Chemical reactions happen around us every day and most of the time they slip us by. But sometimes there is a reaction that has a significant impact and these are strong endothermic and exothermic reactions. These are reactions that create either heat or make things feel cold. These can be small reactions like first aid instant cold packs or can be bigger reactions like rocket fuel and fireworks. In this blog, we are going to break down how endothermic reactions and exothermic reactions work and it all comes down to one thing: energy.
Energy Is Everything
Almost everything in the world is made up of different chemicals and chemical reactions and when these reactions occur it releases energy or absorbs energy. Under the first law of thermodynamics, which is also known as the law of the conservation of energy, energy cannot be created or destroyed; it just depends on where it is and what it is doing. To understand endothermic and exothermic reactions, there are some important terms that you should know:
- Energy is the capacity to do work or produce heat.
- Work is when a force acts on something and forces it to move, for example, when you blow on a piece of paper and it moves, you are doing work.
- Heat in chemistry is a transfer of energy through thermal conduction.
- The System is the thing you are studying, whether it is a chemical reaction or an action. For example, if you are looking at adding things to a beaker in chemistry, the beaker is the system.
- The Surroundings are what allow the amount of energy in the system to change which allows the change to come from or go to the surroundings. This would be everything other than the beaker.
Endothermic vs Exothermic
An endothermic or exothermic reaction occurs when the amount of energy in a system changes. Every system has internal energy made up of the system’s kinetic and potential energy and endothermic and exothermic reactions are the change in energy in the system. Exothermic reactions occur when energy is lost from the system and dispelled into the surroundings while endothermic reactions occur when energy is added to the system.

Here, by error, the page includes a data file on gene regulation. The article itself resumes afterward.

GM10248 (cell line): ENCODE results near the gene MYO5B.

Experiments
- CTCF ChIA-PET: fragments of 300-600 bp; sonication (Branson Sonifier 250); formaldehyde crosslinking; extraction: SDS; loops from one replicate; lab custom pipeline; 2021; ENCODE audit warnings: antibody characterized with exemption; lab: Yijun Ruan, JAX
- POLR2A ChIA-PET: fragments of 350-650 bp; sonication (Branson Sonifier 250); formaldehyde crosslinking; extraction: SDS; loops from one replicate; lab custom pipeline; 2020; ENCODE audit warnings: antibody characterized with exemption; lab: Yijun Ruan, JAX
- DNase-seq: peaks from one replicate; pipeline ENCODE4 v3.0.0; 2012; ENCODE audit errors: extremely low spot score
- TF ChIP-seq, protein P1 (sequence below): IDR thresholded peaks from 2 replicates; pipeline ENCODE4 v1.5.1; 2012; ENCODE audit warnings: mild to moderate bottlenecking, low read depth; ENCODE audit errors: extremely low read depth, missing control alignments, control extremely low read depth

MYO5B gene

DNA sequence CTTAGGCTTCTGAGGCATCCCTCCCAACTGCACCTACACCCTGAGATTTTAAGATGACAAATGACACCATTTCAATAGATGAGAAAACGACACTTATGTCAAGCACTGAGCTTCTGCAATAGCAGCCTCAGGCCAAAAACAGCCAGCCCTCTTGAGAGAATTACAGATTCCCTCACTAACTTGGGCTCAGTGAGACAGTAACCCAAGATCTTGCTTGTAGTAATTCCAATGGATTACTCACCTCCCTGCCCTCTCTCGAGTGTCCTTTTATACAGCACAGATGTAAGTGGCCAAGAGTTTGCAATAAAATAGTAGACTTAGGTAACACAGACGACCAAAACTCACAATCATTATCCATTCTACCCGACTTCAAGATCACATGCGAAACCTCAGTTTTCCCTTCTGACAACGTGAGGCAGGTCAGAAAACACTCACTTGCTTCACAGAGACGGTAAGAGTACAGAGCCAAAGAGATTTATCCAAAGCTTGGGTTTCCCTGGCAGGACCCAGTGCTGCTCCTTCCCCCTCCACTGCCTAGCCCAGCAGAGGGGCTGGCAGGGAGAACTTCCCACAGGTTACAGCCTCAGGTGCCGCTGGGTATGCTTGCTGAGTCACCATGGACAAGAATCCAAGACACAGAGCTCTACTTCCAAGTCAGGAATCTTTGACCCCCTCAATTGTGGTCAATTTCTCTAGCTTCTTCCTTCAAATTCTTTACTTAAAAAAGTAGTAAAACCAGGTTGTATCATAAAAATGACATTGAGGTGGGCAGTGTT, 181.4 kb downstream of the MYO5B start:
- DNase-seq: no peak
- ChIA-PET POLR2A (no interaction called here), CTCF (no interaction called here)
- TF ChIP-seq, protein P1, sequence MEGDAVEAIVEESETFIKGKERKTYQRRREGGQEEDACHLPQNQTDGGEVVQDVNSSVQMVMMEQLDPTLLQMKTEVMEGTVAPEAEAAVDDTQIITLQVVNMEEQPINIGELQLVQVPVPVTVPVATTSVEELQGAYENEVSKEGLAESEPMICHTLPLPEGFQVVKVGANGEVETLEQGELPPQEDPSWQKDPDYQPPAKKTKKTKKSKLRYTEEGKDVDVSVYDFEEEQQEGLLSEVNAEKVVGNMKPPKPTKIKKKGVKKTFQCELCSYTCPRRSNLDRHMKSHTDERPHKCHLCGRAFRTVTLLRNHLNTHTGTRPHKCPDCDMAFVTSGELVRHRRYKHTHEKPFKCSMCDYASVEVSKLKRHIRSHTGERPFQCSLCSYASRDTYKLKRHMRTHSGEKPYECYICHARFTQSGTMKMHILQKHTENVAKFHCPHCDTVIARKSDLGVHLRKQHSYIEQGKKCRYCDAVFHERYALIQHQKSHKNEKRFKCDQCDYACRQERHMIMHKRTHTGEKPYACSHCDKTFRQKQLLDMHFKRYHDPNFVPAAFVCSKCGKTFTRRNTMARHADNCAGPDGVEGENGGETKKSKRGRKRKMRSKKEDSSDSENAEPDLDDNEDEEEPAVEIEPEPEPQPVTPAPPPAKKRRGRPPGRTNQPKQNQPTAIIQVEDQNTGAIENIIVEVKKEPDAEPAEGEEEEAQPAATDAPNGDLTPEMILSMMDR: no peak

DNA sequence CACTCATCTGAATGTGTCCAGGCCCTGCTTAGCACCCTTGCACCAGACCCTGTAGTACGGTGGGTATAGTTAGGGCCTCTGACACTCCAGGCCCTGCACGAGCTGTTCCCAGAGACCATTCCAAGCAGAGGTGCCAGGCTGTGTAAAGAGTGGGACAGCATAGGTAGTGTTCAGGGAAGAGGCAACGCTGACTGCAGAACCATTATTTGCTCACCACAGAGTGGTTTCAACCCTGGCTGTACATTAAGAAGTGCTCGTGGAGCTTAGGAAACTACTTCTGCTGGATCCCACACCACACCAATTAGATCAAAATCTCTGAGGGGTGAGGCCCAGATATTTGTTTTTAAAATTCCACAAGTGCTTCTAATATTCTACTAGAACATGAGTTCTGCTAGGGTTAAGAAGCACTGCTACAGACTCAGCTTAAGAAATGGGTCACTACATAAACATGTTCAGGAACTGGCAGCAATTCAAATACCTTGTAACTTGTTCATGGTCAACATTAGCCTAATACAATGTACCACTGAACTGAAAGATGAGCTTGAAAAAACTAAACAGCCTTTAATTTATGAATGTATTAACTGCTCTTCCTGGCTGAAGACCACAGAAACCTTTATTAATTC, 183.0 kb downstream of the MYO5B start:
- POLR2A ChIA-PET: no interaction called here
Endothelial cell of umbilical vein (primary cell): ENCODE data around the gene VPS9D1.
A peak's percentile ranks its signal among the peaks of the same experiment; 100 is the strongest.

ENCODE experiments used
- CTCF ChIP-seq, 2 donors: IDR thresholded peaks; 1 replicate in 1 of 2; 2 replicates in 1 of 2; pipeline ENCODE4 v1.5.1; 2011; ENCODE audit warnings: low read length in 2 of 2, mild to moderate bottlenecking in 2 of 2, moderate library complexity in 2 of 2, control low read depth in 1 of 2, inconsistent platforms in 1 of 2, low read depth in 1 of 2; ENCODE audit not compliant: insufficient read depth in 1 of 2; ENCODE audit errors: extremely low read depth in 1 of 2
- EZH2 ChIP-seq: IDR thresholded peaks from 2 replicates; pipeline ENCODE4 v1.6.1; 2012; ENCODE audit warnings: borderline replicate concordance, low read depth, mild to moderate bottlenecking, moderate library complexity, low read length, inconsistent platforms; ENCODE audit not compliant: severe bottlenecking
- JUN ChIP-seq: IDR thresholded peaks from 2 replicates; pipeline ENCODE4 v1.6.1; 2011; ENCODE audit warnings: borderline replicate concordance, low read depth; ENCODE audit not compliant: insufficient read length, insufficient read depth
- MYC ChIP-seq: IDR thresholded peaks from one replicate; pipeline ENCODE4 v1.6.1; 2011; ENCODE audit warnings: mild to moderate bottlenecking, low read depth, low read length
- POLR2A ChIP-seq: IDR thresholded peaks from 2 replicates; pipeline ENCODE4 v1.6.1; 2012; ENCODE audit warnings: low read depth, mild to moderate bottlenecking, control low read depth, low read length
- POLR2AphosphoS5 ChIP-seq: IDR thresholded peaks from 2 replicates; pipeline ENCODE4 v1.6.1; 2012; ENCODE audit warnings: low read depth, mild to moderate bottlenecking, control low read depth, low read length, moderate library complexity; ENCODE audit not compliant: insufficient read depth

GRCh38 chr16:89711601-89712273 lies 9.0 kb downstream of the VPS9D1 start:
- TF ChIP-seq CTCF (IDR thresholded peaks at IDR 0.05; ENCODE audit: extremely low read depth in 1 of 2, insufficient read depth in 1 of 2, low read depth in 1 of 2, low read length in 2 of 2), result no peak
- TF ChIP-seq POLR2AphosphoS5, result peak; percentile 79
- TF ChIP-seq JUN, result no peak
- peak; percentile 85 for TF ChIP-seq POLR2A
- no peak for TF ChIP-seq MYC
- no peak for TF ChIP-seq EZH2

When Do These Reactions Occur?
Endo and exothermic reactions occur when energy is added or removed from the system you are observing and added or removed from the surroundings. This occurs in chemical reactions when chemical bonds are either formed or broken. When these bonds are broken, heat is absorbed and when they are formed, heat is released. Things want to stay the way they are so the formation of bonds takes less energy than breaking bonds between molecules.
Experience Endothermic and Exothermic Reactions at Home
A great way to test out exothermic and endothermic reactions at home is to create two volcanoes that use common household ingredients. You can even measure the change in temperature using a thermometer.
The first volcano is the most common homemade volcano using baking soda and vinegar. To create an endothermic reaction, fill your container halfway with water and stir in some heaped teaspoon of baking soda. Also, add in a squirt of detergent and some food colouring to make it look cool. When you then add vinegar you will see the volcano “erupt”. After the volcano erupts, if you touch the side of the container it will feel cool to the touch and will see the thermometer temperature has gone down a couple of degrees.
The exothermic volcano uses yeast and peroxide to create its eruption. To do this, fill your container most of the way with household peroxide. Like with the first volcano, add a squirt of detergent and some food colouring. The higher the percentage of hydrogen peroxide, the hotter the reaction will be but this is not advisable to use as non-household peroxide is not safe to touch. To start your eruption, simply add a packet of dry active yeast and watch it explode! You will see your thermometer increase in temperature as the volcano erupts.
Want to Learn More? Bring in Street Science!
There are lots of really cool endothermic and exothermic reactions but a lot of them are not the best to try at home. If you are interested in learning more about these reactions and seeing some of them in-person, book in one Street Science’s Year Three Workshops with both our Signature Science Show and our Hardcore Heat Workshops. Or get in touch with our friendly team with any questions or to book in one of our classes.